12. New Testament, Acts, 2.30, 4.15, 4.25-4.27, 5.21, 5.27-5.40, 6.12-6.14, 17.27, 22.5, 22.30, 23.6, 23.20, 23.28 (1st cent. CE - 2nd cent. CE)

2.30. Therefore, being a prophet, and knowing that God had sworn with an oath to him that of the fruit of his body, according to the flesh, he would raise up the Christ to sit on his throne 4.15. But when they had commanded them to go aside out of the council, they conferred among themselves 4.25. who by the mouth of your servant, David, said, 'Why do the nations rage, And the peoples plot a vain thing? 4.26. The kings of the earth take a stand, And the rulers take council together, Against the Lord, and against his Christ.' 4.27. For truly, in this city against your holy servant, Jesus, whom you anointed, both Herod and Pontius Pilate, with the Gentiles and the people of Israel, were gathered together 5.21. When they heard this, they entered into the temple about daybreak, and taught. But the high priest came, and those who were with him, and called the council together, and all the senate of the children of Israel, and sent to the prison to have them brought. 5.27. When they had brought them, they set them before the council. The high priest questioned them 5.28. saying, "Didn't we strictly charge you not to teach in this name? Behold, you have filled Jerusalem with your teaching, and intend to bring this man's blood on us. 5.29. But Peter and the apostles answered, "We must obey God rather than men. 5.30. The God of our fathers raised up Jesus, whom you killed, hanging him on a tree. 5.31. God exalted him with his right hand to be a Prince and a Savior, to give repentance to Israel, and remission of sins. 5.32. We are His witnesses of these things; and so also is the Holy Spirit, whom God has given to those who obey him. 5.33. But they, when they heard this, were cut to the heart, and determined to kill them. 5.34. But one stood up in the council, a Pharisee named Gamaliel, a teacher of the law, honored by all the people, and commanded to take the apostles out a little while. 5.35. He said to them, "You men of Israel, be careful concerning these men, what you are about to do. 5.36. For before these days Theudas rose up, making himself out to be somebody; to whom a number of men, about four hundred, joined themselves: who was slain; and all, as many as obeyed him, were dispersed, and came to nothing. 5.37. After this man, Judas of Galilee rose up in the days of the enrollment, and drew away some people after him. He also perished, and all, as many as obeyed him, were scattered abroad. 5.38. Now I tell you, refrain from these men, and leave them alone. For if this counsel or this work is of men, it will be overthrown. 5.39. But if it is of God, you will not be able to overthrow it, and you would be found even to be fighting against God! 5.40. They agreed with him. Summoning the apostles, they beat them and charged them not to speak in the name of Jesus, and let them go. 6.12. They stirred up the people, the elders, and the scribes, and came on him and seized him, and brought him in to the council 6.13. and set up false witnesses who said, "This man never stops speaking blasphemous words against this holy place and the law. 6.14. For we have heard him say that this Jesus of Nazareth will destroy this place, and will change the customs which Moses delivered to us. 17.27. that they should seek the Lord, if perhaps they might reach out for him and find him, though he is not far from each one of us. 22.5. As also the high priest and all the council of the elders testify, from whom also I received letters to the brothers, and journeyed to Damascus to bring them also who were there to Jerusalem in bonds to be punished. 22.30. But on the next day, desiring to know the truth about why he was accused by the Jews, he freed him from the bonds, and commanded the chief priests and all the council to come together, and brought Paul down and set him before them. 23.6. But when Paul perceived that the one part were Sadducees and the other Pharisees, he cried out in the council, "Men and brothers, I am a Pharisee, a son of Pharisees. Concerning the hope and resurrection of the dead I am being judged! 23.20. He said, "The Jews have agreed to ask you to bring down Paul tomorrow to the council, as though intending to inquire somewhat more accurately concerning him. 23.28. Desiring to know the cause why they accused him, I brought him down to their council.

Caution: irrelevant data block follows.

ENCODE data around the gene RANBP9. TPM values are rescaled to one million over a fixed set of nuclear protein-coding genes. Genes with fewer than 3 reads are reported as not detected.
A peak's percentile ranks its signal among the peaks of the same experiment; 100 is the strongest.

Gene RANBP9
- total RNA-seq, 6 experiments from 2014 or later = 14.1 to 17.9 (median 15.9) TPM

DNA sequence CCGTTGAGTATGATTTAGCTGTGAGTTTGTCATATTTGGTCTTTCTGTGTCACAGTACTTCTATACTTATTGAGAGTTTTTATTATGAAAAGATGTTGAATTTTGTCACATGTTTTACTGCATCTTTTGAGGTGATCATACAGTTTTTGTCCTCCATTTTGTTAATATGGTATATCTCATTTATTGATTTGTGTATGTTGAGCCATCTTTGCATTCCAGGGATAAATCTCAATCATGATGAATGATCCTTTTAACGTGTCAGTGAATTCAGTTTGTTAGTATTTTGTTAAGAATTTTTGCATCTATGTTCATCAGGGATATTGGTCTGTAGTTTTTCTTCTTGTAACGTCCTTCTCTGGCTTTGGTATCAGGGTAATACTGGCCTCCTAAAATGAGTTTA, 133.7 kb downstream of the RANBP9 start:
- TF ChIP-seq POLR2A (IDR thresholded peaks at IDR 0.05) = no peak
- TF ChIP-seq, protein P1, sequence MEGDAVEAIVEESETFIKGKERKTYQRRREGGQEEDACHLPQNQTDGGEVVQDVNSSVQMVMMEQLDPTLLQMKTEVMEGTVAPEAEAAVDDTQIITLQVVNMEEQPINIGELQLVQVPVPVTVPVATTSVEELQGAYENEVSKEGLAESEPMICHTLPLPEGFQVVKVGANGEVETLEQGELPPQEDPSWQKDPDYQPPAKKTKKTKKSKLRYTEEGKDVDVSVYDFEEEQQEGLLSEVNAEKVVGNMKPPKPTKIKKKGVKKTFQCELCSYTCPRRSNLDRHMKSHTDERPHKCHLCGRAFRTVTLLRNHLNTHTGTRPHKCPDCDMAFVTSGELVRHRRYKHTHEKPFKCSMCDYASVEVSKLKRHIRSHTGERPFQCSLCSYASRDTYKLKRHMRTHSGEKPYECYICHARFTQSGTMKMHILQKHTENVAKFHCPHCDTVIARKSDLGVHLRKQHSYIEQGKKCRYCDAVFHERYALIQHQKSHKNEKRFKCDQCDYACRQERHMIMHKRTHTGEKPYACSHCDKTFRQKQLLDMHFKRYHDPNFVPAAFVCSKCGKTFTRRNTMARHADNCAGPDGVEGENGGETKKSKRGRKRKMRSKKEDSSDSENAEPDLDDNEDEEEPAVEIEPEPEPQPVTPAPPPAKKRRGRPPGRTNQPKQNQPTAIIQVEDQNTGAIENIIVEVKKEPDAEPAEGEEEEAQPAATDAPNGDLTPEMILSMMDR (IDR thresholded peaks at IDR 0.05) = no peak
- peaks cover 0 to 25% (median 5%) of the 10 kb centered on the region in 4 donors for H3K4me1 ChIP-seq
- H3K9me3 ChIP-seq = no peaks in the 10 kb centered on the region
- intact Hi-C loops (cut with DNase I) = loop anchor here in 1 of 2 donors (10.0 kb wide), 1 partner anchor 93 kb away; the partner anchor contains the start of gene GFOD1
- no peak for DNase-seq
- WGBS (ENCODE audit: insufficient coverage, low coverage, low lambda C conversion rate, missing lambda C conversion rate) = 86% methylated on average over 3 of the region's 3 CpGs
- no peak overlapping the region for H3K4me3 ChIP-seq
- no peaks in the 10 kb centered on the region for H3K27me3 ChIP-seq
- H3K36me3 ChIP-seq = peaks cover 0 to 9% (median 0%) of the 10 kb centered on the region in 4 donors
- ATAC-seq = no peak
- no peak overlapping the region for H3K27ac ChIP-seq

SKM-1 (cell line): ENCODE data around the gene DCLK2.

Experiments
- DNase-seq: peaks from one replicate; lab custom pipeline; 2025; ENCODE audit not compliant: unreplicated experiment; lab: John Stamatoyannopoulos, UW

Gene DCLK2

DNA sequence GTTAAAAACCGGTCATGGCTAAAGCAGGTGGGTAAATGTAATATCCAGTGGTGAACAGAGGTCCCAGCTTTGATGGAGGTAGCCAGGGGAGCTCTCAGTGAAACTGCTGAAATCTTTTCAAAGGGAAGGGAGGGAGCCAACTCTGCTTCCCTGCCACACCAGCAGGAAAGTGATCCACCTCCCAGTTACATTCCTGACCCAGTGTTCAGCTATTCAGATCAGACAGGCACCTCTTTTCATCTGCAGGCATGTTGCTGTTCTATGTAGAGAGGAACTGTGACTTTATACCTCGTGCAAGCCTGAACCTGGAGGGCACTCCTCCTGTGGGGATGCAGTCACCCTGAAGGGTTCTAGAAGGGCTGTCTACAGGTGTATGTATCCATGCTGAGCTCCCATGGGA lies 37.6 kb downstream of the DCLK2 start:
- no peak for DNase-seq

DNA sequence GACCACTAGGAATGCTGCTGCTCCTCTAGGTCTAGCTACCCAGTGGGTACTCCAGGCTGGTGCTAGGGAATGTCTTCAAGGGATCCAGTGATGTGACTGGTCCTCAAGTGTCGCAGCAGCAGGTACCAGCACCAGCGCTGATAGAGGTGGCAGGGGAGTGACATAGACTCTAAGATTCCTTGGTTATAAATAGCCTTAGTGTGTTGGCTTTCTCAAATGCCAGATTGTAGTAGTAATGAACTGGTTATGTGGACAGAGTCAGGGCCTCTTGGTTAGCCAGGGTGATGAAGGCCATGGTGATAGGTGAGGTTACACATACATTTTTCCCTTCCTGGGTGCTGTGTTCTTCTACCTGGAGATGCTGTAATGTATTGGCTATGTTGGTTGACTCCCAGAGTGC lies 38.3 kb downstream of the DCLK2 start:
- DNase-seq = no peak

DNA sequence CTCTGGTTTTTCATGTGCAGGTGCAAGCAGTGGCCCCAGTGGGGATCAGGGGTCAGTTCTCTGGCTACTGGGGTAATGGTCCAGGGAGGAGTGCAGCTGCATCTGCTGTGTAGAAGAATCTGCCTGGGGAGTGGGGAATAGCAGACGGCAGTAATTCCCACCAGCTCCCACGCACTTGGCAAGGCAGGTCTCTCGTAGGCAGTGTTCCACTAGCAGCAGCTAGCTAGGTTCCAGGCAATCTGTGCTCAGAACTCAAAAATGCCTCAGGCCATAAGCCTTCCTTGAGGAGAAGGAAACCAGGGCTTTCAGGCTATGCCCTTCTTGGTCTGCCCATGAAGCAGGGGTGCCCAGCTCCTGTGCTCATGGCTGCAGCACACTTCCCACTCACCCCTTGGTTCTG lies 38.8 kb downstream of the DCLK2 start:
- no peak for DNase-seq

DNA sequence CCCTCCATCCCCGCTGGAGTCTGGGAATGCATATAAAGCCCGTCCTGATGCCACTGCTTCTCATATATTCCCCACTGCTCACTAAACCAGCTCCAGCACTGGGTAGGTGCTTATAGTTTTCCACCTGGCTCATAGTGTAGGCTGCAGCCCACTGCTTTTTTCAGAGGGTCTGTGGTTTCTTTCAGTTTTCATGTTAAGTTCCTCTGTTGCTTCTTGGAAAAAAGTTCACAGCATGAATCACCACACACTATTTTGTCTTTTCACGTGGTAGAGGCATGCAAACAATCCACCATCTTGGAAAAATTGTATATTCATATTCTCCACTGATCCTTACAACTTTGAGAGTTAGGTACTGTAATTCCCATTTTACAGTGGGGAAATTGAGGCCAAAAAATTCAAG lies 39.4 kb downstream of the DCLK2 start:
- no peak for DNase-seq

13. New Testament, Galatians, 2.17 (1st cent. CE - 1st cent. CE)

2.17. But if, while we sought to be justified in Christ, we ourselvesalso were found sinners, is Christ a servant of sin? Certainly not!
14. New Testament, Hebrews, 1.3, 1.5 (1st cent. CE - 1st cent. CE)